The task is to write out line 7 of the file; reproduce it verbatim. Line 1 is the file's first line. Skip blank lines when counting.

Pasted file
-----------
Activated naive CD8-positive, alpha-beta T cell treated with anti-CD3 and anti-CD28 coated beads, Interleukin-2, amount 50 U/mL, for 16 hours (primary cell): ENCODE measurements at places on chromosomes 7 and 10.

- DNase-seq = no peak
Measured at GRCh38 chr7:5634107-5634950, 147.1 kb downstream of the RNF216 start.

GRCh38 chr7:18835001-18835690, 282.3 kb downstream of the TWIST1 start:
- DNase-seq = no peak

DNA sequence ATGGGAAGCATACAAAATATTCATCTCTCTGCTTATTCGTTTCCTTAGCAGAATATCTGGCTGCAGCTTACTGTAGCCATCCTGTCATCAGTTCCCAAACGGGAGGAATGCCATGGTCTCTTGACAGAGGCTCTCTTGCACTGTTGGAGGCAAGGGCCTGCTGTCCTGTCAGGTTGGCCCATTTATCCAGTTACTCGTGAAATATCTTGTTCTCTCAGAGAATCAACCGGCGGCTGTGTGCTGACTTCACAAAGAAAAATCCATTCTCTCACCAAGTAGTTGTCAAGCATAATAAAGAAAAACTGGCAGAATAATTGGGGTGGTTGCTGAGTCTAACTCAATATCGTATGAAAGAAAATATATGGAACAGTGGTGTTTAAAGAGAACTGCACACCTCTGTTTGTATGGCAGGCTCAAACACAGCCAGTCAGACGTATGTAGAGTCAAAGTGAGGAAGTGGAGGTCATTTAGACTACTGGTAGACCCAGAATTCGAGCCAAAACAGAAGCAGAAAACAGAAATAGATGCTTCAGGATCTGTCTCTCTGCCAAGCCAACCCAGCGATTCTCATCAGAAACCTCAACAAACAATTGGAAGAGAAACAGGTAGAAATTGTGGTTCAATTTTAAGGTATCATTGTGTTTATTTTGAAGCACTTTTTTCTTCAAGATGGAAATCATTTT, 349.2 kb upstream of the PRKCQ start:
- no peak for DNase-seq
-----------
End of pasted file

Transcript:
- no peak for DNase-seq